The eec Email Design Roundtable recently spent some time discussing an industry hot topic: the integration of email marketing and social networking.
Social networking generally makes its way into email in two primary ways:
(1) Through appeals in email for subscribers to join an existing social network.
(2) “Share with Your Network” (SWYN) invitations for subscribers to share email content with their networks. While these are each fairly simple, there are important creative and strategic considerations that contribute to email success, as well as innovative ways to bring user-generated content (UGC) into email.
Each Design Roundtable member offered fresh insights and ideas to the evolving body of best practices around social optimization in email. Below is a summary of key points from the conversation:
Tim Siukola, ExactTarget: Use the same design “toolbox” to draw attention to alternate ways to interact, keeping the toolbox consistent across campaigns.
Lisa Harmon, Smith-Harmon: Including the toolbox in a “Share Bar” or “SWYN Module” in the header or footer of the email makes the most sense for most marketers.
Chad White, Smith-Harmon: Integrating the social appeal into clever calls-to-action (i.e. “Help a college student save money – forward this email!”) can garner more interest than simple links. But some also announce their social networking presences through emails focused entirely on social. For example, Shoeline found that by announcing their social networking presence through a social-dedicated email and then adding a prominent banner in later emails increased subscriber engagement by 57% (Source: Style Campaign).
Justine Jordan, ExactTarget: For organizations with tight-nit communities and/or UGC, integrating photos is a strong way to engage subscribers. It also plays off the significant voyeur aspect of social networking! In addition, integrating the social network icons encourages participation by building recognition across email campaigns.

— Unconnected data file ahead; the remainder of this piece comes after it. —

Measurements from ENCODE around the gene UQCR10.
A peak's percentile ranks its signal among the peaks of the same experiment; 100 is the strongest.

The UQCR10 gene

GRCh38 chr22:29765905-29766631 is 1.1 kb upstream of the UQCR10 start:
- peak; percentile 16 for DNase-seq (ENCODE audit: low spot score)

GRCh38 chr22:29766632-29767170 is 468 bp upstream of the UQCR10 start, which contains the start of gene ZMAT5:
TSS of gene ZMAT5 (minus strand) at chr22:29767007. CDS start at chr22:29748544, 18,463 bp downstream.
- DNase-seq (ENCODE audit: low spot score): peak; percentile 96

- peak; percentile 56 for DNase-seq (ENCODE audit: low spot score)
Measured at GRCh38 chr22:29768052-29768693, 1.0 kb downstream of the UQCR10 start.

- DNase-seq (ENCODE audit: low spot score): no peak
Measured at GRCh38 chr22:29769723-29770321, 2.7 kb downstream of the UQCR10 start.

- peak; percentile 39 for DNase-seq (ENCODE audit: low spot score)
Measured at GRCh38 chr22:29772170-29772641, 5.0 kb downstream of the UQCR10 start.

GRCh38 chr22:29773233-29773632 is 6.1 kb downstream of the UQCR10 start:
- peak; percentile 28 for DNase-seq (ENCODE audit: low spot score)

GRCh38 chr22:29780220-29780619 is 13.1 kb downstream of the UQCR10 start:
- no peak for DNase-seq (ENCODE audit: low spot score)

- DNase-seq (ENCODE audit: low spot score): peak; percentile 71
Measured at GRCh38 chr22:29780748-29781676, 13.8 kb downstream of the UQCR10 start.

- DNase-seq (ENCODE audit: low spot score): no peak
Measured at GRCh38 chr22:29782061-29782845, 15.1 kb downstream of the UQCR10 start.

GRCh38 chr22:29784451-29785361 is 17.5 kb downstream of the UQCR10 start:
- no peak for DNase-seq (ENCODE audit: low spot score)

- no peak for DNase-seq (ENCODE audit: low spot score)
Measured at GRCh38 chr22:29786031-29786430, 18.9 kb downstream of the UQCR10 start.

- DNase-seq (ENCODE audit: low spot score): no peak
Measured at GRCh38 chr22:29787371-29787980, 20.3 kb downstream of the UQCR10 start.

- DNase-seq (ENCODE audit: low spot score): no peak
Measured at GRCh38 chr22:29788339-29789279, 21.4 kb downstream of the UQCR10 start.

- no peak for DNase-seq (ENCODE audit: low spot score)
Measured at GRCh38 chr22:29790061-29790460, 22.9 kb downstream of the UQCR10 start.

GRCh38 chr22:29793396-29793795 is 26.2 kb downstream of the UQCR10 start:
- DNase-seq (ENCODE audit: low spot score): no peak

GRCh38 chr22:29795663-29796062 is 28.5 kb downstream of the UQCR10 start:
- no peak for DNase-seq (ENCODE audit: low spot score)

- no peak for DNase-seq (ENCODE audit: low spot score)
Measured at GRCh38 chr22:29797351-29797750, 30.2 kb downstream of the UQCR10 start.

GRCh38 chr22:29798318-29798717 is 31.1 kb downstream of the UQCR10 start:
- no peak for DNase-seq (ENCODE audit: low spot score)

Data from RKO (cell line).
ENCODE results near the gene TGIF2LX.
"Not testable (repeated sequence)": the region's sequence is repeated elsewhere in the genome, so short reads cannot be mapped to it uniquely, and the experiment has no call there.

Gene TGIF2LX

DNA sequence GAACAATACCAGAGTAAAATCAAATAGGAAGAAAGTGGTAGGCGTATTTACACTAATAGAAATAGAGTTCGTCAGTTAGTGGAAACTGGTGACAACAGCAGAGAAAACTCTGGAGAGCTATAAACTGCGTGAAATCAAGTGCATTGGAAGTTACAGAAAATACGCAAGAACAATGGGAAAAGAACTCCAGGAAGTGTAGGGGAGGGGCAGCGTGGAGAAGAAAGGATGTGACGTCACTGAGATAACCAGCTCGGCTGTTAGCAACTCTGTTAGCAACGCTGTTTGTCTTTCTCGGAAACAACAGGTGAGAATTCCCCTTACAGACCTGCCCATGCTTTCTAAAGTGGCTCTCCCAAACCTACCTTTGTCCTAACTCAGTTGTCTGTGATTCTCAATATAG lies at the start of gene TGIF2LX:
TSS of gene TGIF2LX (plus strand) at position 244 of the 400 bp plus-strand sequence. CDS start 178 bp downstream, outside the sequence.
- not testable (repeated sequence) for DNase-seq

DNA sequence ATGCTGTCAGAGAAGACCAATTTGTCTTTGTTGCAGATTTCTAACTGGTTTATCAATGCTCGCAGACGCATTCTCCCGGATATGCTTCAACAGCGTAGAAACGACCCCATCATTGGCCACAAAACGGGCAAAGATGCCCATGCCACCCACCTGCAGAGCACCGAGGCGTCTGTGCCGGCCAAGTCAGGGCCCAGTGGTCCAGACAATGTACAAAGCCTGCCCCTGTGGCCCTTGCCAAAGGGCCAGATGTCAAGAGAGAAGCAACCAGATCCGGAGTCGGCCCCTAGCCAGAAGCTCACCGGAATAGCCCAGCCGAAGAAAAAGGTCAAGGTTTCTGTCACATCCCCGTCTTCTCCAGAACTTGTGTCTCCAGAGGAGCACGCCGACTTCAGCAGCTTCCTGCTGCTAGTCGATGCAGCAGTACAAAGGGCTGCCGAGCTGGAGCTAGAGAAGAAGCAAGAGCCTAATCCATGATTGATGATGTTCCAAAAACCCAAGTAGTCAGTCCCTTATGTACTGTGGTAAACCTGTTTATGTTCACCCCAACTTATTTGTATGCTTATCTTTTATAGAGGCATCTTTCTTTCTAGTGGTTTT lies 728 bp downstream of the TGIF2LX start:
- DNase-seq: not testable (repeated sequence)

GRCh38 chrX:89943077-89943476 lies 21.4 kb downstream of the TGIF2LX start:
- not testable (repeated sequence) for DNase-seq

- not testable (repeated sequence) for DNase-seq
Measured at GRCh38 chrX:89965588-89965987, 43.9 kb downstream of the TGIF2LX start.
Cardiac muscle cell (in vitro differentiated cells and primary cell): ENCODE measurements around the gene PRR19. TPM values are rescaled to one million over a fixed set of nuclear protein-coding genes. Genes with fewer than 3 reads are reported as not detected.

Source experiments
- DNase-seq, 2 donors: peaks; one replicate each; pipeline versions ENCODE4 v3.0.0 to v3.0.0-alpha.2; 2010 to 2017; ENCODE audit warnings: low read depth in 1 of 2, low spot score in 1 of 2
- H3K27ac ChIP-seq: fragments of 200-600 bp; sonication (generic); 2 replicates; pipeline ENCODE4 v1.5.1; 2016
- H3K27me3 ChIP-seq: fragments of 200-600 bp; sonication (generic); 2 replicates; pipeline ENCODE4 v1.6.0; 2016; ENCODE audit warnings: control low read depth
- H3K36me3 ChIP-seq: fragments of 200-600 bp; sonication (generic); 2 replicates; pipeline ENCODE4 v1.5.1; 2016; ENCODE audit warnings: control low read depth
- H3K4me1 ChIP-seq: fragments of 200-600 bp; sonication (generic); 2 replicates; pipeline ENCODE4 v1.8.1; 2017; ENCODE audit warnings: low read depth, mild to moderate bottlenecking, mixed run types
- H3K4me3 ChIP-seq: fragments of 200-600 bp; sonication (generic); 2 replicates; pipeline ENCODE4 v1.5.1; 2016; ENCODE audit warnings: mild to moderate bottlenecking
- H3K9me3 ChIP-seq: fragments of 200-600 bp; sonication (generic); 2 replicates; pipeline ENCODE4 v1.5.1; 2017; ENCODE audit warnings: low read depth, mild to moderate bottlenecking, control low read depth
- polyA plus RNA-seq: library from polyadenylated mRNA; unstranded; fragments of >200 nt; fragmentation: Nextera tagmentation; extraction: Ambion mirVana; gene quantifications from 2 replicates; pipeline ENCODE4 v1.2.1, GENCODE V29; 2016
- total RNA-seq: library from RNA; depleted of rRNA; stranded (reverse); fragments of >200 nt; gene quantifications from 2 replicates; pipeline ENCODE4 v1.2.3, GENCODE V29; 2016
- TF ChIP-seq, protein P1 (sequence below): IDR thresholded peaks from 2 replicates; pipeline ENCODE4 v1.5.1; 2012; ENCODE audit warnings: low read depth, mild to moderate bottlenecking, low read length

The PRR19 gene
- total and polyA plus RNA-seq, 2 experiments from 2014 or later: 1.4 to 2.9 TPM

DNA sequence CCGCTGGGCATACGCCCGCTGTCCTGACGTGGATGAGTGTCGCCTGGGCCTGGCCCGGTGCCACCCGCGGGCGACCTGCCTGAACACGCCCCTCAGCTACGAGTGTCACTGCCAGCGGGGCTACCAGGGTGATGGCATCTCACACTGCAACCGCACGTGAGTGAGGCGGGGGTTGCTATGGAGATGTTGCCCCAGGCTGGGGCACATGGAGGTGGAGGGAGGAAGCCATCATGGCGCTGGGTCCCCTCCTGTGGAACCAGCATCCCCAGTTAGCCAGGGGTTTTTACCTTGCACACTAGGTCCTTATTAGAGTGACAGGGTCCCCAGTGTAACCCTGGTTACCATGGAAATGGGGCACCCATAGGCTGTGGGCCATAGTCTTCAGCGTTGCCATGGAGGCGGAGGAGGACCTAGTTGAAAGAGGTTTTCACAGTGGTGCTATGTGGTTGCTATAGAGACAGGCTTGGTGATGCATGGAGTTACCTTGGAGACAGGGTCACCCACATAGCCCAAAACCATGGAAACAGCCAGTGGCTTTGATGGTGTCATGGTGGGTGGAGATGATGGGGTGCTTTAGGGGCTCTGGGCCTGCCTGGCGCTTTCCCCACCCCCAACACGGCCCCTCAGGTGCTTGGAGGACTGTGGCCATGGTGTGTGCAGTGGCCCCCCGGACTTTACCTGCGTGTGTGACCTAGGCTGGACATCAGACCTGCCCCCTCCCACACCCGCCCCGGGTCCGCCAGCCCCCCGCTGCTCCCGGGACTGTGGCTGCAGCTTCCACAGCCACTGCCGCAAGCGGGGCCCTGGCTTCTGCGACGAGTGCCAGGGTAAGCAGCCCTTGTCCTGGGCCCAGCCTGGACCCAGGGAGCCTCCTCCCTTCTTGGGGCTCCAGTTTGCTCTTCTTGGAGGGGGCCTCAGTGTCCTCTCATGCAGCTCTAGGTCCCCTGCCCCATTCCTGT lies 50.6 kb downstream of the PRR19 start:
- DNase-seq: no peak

Megan Walsh, Williams-Sonoma: For retail, the challenge is prioritization of “Share vs. Sell.” You have to weigh the benefits of directing subscribers to engage with the brand’s social network with the importance of ROI. Ideally, the integration is done so that “share” and “sell” complement one another.
Chad White: “Social Influencer” has emerged as a new category of customer that could be used in email segmentation (similar to non-buyers or early adopters). This segmentation would serve the same purpose as brands targeting of bloggers – making sure that messages are reaching the most influential people in the audience. Measuring the success would call for a different set of ‘performance’ metrics.
Brooks Bell, Brooks-Bell Interactive: In non-retail messaging, it’s valuable to think about how upsell messaging and lifecycle messages can be engaging enough to warrant them ‘shareworthy’ in the eyes of subscribers.
Lisa Harmon: Is there a way to adapt the visual language of rich media to the email channel, in a way that makes messages more viral? Subscribers should be excited to share content with friends, and rich media contributes to enthusiasm around a particular message.
Tim Siukola: People are more apt to share video than text with others – it’s more likely that subscribers will think of rich media content as appealing to people in their networks.
Ron Blum, Upromise: People are also very likely to share text content – whether it’s newspaper articles, magazine articles – any type of content – not just rich media. If you look at Twitter, people are sharing tons of URLs to text content.
Chad White: That’s definitely true in the B2B circle. It takes much longer to assimilate information via video. You can assimilate information via text much more quickly than via video.
Raj Khera, MailerMailer: In Twitter, in the B2B space, people link to charts too… While that isn’t text, it’s not rich media; it’s something in between. People tend to like to share those types of visuals.
Tim Siukola: Urban Outfitters includes network logos at the bottom of their emails and promotes special social features when they have them.
Lisa Harmon: American Apparel held a DIY costume contest where they encouraged subscribers to submit photos of themselves in American Apparel costumes. They also showed last year’s winner in the email. This is a good share + sell example.
Who is an expert on these topics? No one! We’re all new to the game, and it’s important to be in the game, regardless of any anxieties about how far ahead competitors might be. The most important thing is to consider what makes sense for your brand and how you can use social elements to create a unified experience that engages subscribers.